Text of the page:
How to enjoy a multi-generational holiday
Nowadays, hectic schedules and school timetables get in the way of much-needed family time. Multi-generational holidays are a way to overcome these commitments and schedule time for bonding and catch-ups.
Yet although seeming like a great idea, multi-generational holidays can be difficult to plan, especially when it comes to catering to everyone’s expectations and needs.
In this blog, we outline some tips on how to plan a multi-generational holiday to ensure grandparents, parents, and children enjoy themselves.
1. Stay flexible
It’s hard to please every single person all the time as not everyone has the same idea of fun. The important thing is ensuring everyone is willing to compromise every once in a while when making plans. Try and find a middle ground that suits all parties.
If someone is unwilling to compromise and everyone else couldn’t care less, go with the former. Remember there are always likely to be differences in childcare approaches too, with grandparents sneaking the kids a few extra treats here and there. Be prepared to let little things go, reminding yourself it’s only for the length of the holiday!
2. Determine the non-negotiables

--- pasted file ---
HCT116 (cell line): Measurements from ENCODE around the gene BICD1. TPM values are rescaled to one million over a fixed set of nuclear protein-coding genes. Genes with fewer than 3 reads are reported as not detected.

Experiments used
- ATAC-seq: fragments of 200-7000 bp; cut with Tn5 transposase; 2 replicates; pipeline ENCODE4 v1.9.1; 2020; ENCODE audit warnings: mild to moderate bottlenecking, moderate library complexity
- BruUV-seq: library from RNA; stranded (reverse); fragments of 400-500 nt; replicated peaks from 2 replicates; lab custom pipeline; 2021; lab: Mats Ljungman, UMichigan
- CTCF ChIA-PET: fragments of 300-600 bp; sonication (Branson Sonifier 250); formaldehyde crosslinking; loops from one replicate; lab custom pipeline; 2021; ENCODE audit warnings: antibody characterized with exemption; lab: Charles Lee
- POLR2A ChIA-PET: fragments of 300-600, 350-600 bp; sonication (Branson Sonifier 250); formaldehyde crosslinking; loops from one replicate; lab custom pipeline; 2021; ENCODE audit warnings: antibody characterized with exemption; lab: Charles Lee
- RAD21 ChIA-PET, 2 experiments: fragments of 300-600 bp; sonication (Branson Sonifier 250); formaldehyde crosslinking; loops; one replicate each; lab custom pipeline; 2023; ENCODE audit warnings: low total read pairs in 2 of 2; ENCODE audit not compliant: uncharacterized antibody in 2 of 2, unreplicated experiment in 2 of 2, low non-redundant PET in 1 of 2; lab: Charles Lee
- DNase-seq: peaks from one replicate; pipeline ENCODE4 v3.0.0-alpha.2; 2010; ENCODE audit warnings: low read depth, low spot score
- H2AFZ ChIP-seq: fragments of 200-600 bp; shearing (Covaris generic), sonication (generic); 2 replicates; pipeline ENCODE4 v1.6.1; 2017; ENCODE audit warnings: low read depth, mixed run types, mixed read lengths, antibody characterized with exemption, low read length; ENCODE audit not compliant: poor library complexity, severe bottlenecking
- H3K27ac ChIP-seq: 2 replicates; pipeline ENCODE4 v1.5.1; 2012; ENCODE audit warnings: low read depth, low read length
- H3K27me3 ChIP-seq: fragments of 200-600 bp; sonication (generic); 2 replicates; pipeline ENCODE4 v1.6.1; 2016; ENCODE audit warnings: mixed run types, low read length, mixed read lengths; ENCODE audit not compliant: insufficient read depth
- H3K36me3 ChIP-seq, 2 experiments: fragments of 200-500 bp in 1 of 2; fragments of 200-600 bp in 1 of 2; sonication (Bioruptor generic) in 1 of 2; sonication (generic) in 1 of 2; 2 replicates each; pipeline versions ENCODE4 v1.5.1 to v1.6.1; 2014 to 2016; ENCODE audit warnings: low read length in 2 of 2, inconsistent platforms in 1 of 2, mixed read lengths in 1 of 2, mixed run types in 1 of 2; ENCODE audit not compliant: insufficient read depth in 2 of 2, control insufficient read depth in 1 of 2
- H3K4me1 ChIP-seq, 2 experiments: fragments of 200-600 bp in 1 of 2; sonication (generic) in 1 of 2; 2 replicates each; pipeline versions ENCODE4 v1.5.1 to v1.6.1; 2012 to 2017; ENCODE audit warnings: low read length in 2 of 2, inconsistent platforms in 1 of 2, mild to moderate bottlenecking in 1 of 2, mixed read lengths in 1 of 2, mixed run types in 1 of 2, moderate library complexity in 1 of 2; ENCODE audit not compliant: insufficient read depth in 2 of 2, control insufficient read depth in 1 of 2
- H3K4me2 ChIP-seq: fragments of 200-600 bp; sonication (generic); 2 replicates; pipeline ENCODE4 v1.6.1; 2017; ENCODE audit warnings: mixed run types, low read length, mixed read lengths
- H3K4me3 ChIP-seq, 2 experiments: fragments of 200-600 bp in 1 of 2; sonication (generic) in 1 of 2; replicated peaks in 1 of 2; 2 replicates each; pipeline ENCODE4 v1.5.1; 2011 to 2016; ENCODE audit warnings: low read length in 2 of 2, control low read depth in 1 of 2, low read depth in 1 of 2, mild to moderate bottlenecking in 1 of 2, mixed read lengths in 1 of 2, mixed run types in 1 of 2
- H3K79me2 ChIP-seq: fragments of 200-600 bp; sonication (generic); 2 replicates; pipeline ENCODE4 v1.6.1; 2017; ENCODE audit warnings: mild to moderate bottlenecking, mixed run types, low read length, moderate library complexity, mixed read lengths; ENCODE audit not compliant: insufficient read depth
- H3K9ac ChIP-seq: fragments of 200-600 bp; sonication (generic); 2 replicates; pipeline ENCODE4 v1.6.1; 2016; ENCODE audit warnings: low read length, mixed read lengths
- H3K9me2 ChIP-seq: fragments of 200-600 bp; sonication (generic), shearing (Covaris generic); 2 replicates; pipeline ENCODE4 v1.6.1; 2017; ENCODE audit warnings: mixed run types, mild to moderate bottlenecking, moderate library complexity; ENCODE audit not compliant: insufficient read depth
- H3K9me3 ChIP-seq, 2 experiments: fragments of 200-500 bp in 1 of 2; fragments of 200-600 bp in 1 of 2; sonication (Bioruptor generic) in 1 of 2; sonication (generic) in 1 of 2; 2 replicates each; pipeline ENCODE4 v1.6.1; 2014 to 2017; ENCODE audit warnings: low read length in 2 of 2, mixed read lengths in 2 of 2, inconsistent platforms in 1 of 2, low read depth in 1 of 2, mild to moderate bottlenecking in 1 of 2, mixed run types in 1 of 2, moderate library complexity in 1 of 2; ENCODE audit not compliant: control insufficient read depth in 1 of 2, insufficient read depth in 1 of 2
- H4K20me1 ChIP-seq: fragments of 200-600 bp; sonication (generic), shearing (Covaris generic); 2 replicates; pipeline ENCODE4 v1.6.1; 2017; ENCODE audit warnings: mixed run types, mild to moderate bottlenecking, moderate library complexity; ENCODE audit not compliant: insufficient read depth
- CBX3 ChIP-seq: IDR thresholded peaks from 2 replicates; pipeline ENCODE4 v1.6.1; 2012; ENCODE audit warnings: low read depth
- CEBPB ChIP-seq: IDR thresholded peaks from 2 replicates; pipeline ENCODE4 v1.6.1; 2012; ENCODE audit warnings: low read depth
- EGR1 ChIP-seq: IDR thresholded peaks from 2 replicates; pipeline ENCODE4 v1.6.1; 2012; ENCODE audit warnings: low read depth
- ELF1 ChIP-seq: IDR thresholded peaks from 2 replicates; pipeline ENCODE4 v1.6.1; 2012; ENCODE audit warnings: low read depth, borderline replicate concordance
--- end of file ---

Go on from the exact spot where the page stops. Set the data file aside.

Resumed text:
Listen to everyone’s needs, wants, and flat-out refusals when planning your multi-generational holiday. For instance, a family member with a strong fear of heights is probably going to refuse a mountain-climbing holiday or a walk across a canopy bridge.
Gauge the basic needs of the whole group and use this information to come out with activities that suit everyone. This extends to accommodation and transport too, as some family members may refuse to take public transport while others may request a hotel with a swimming pool.
3. Get everyone involved
While it’s useful to have one person preside over plans and keep everyone in check, it’s important to get everyone involved with the planning process. This prevents the responsibility from falling on the shoulders of one person, thereby ruining their holiday experience.
Get each person to contribute at least one thing they want to do or see while on holiday and include it in the itinerary. This takes the guesswork out of determining how to incorporate everyone’s desires and needs into the schedule.
4. Balance activities
Plan plenty of activities to keep everyone entertained throughout the holiday. Include a balance of fun activities, history and culture excursions, and relaxation time to ensure there’s something to fit all age groups.
That being said, avoid booking too many activities to the point you’re struggling to keep up with the itinerary. Grandparents or older family members aren’t likely to have the energy to keep up and the kids can benefit from unstructured play every once in a while too.
5. Schedule alone time
Although multi-generational holidays are all about bonding, it’s also important to balance family time with giving everyone their own space. Sometimes it’s easier to plan a family activity after breakfast and leave the afternoon free for people to do as they wish before meeting up for an evening meal once again.